Green Burials

photo credited to ‘Cathy Valentine, Salt Spring island Natural Cemetery’

We are grateful to Nicola Finch for her enlightening article on green burials.

Photo credited to ‘Cathy Valentine, Salt Spring island Natural Cemetery’


It is not going to be everyone’s choice, nor should it be. What happens to our bodies once we’re dead is personal.

Conventional burial and flame cremation have been the disposition of choice in BC for just a few generations. With almost 90% of our population currently choosing flame cremation, it’s important to note that it’s not the greenest alternative to conventional burial. It is however, still the most affordable option and it gives families the opportunity to memorialize their people (and their pets) in myriad ways and in their own time. Conventional burial with hardwood caskets, concrete or fibreglass grave liners, and embalmed bodies is becoming less common as the cost of a burial plot is out of reach for many and as we grow ever more concerned about our individual and collective environmental impact on the planet.

What was old becomes new again, and green burial is making a comeback.  Dig a grave where the land needs nourishment. Lay down a bed of moss and wildflowers. Bury our beloved dead. Naturally.

The five guiding principals of Green Burial are: No Embalming, Direct Earth Burial, Ecological Restoration and Conservation, Simple Memorialization, and Optimized Land Use. Providing Green Burial options throughout BC could ease the burden of having to build more and more facilities to ‘dispose’ of our dead no matter how environmentally friendly those disposition methods might be. Facilities, equipment, power, fuel, water, maintenance; so little is required if we simply return to the basics.

We are fortunate in British Columbia to have, at last count, 17 cemeteries where green burial is an option. Small rural communities in BC may also offer natural burial, quietly, to local residents without the requirement of vaults or grave liners. Most First Nations communities can provide what we call a green burial because their cemeteries are self-governed.  

Some but not all of BC’s green cemeteries have sought certification. The Green Burial Society in Canada and the US Green Burial Council are the recognized certification bodies in North America for green burial cemeteries.  There is a wealth of resources on both websites for anyone seeking reliable and in-depth information. In British Columbia, there is also Green Burial BC where you will find information specific to natural burial in British Columbia including a map and listings of where Green Burial is available in the province. Listed on the Speaker’s Bureau are individuals from around the province who can be requested to speak to your group or organization on Green Burial.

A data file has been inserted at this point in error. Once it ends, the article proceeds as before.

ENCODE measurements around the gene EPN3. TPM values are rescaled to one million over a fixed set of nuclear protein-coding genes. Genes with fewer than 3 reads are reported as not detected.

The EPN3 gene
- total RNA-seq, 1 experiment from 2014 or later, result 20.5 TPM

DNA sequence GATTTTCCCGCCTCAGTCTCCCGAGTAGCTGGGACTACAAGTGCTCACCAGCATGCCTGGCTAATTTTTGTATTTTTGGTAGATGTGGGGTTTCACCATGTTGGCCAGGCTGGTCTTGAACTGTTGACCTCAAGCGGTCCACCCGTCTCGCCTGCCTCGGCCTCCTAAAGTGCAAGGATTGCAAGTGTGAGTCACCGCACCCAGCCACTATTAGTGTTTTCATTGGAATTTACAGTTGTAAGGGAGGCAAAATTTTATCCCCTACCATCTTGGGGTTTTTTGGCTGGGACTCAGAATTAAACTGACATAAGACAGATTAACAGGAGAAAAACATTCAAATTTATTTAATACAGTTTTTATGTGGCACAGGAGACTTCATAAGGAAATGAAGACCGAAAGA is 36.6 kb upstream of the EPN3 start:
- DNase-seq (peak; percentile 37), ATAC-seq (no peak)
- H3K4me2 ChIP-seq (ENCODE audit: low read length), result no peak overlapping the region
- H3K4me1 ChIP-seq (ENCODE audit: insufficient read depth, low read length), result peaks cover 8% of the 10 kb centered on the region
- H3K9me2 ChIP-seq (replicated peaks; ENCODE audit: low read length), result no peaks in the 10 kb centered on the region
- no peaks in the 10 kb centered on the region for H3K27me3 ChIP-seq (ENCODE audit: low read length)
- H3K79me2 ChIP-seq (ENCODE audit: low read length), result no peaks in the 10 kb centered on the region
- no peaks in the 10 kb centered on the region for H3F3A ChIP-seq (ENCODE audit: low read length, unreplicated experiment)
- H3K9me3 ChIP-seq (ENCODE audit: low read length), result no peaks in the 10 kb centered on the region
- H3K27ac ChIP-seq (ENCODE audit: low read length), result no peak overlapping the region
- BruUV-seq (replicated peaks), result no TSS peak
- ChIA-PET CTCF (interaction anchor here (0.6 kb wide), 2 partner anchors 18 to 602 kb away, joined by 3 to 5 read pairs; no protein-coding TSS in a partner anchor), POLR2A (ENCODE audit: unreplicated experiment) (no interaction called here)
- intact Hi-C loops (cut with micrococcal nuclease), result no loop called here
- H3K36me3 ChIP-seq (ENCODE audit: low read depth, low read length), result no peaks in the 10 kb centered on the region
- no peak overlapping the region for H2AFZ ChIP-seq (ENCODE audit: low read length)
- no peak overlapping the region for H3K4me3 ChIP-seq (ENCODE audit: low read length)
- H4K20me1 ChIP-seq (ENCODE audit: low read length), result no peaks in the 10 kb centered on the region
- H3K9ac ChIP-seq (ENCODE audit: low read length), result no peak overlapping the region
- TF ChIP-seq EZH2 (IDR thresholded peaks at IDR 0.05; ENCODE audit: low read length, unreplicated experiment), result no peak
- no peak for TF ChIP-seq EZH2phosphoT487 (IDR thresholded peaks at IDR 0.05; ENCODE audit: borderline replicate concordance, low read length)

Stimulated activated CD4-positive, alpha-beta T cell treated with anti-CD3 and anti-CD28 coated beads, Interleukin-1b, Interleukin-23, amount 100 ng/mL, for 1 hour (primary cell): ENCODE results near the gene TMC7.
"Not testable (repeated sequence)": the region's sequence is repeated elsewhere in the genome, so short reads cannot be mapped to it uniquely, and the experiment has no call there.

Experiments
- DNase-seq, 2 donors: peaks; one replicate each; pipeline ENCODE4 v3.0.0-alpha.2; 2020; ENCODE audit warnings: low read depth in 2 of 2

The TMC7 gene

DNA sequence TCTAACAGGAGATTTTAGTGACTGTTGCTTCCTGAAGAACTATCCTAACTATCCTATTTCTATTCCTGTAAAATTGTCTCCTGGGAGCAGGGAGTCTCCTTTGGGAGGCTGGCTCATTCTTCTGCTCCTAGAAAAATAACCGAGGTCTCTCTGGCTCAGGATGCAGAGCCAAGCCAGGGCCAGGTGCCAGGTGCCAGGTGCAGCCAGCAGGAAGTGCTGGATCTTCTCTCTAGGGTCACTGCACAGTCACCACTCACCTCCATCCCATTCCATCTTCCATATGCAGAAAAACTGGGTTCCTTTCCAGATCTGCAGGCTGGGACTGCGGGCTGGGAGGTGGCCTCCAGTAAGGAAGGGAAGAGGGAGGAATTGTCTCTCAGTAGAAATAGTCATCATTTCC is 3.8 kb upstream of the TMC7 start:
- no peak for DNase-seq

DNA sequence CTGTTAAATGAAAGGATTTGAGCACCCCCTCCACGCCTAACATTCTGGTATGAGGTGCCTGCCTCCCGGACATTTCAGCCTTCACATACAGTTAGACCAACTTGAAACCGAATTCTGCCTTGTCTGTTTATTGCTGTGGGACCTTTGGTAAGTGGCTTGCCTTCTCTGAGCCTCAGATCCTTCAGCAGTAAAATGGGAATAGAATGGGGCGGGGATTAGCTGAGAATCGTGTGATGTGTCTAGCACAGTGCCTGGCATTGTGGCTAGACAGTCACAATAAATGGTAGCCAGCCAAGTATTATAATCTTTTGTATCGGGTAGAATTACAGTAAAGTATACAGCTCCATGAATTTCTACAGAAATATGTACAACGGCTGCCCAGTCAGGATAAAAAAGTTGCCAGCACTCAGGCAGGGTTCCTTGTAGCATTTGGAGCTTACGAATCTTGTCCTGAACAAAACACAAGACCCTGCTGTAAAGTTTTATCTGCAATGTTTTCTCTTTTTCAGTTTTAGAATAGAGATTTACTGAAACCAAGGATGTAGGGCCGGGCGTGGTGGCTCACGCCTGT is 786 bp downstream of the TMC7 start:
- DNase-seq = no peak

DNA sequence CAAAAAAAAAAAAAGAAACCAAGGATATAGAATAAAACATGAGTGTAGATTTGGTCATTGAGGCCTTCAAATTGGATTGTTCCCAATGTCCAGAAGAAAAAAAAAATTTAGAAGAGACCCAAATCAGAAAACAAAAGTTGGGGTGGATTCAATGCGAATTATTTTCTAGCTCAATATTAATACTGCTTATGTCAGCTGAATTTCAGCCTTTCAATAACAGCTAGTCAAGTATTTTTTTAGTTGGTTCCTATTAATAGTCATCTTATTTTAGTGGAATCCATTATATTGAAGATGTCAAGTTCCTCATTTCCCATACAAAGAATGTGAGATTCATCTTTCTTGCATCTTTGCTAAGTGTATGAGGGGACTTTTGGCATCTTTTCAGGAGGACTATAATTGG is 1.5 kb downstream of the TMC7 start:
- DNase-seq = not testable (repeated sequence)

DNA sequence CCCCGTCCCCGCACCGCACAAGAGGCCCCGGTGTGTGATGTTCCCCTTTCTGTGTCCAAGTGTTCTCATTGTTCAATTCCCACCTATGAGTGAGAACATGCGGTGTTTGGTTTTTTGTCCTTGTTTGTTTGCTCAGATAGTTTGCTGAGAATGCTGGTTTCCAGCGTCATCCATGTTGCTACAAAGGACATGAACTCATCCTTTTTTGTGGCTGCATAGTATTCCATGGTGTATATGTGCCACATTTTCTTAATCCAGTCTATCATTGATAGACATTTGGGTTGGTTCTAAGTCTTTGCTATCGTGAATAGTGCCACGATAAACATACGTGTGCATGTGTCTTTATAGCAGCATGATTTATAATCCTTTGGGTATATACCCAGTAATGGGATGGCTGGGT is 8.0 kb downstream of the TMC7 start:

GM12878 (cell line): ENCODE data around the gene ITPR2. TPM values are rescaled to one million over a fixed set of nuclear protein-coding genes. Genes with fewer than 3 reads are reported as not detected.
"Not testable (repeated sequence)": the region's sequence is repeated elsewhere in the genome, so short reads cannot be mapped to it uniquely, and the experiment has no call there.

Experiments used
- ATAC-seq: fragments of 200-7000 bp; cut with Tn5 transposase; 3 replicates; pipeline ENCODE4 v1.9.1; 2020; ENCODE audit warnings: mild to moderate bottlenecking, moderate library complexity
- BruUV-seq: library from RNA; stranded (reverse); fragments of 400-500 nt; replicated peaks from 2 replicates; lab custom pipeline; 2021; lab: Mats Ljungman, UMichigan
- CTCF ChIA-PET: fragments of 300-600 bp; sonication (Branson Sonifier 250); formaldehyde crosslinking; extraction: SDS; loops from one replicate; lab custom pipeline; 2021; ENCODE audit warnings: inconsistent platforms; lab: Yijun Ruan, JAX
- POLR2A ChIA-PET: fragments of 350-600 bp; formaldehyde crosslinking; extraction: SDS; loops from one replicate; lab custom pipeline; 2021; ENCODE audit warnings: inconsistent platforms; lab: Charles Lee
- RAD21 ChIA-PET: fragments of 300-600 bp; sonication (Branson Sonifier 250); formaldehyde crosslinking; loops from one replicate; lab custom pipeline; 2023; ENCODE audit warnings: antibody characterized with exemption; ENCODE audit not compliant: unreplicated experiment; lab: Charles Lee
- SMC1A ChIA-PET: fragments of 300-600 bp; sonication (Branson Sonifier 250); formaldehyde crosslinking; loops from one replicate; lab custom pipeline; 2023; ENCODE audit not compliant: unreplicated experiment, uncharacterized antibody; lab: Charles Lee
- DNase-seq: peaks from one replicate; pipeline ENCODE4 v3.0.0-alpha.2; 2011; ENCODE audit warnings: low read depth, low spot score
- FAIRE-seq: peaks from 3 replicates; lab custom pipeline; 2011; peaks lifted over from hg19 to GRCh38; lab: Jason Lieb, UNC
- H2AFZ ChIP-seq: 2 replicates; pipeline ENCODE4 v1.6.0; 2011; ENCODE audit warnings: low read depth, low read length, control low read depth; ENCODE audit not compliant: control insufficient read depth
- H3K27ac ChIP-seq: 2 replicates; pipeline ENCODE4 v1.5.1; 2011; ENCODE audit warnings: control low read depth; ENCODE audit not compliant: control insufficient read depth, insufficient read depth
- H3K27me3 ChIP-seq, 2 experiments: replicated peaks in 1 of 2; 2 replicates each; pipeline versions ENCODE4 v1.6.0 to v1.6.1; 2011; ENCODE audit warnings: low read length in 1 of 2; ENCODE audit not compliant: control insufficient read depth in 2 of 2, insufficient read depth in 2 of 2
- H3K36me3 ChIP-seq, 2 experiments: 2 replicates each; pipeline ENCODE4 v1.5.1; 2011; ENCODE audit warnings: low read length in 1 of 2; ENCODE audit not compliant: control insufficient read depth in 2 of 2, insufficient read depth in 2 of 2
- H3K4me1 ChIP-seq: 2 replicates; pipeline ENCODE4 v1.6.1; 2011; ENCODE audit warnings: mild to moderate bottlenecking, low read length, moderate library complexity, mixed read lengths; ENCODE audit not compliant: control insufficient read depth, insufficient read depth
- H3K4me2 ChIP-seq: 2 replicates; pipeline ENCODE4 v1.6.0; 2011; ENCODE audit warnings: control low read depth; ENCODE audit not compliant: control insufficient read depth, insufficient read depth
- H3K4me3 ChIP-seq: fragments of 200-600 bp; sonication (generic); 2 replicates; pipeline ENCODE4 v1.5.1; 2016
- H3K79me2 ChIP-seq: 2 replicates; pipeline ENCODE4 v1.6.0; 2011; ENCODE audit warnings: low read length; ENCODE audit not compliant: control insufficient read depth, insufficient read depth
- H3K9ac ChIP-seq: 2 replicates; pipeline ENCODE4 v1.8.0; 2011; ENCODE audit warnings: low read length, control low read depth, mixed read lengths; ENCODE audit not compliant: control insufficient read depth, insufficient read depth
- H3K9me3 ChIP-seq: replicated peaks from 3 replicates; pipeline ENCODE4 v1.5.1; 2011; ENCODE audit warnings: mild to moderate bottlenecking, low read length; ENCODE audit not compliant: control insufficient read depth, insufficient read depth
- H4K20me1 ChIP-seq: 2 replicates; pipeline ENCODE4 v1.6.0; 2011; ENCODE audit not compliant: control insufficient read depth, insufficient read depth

There is of course, so much more to Green Burial than how our bodies meet the earth. There are rich opportunities for meaningful ceremony, family and community involvement, having a beautiful place in nature to say goodbye, and having that place to return to in remembrance. There is the important aspect of conserving and protecting threatened ecosystems.  Green Burial cemeteries and hybrid cemeteries usually offer interment or scattering of cremated remains as well.  Some cemeteries and green burial grounds are including innovative ways of making ashes more earth friendly and of providing environmentally friendly ways of memorializing our beloved dead.

If a green burial is unavailable in or near your community, we can still seek to lessen the environmental impact of our death and disposition. Choosing a biodegradable casket, choosing more natural body preparation (that doesn’t include embalming), requesting burial without a vault or liner, using local garden flowers at ceremonies; even carpooling can lessen our impact.

No matter what we prefer as a final disposition, it’s important to make those decisions, talk with family, and record our wishes.


The Green Burial Society – Canada

The Green Burial Council – USA

Green Burial BC – British Columbia


Nicola Finch is a Natural Burial and Community Deathcare advocate.  She lives remote and off-grid in the Cariboo and is a photographer, writer and small business owner.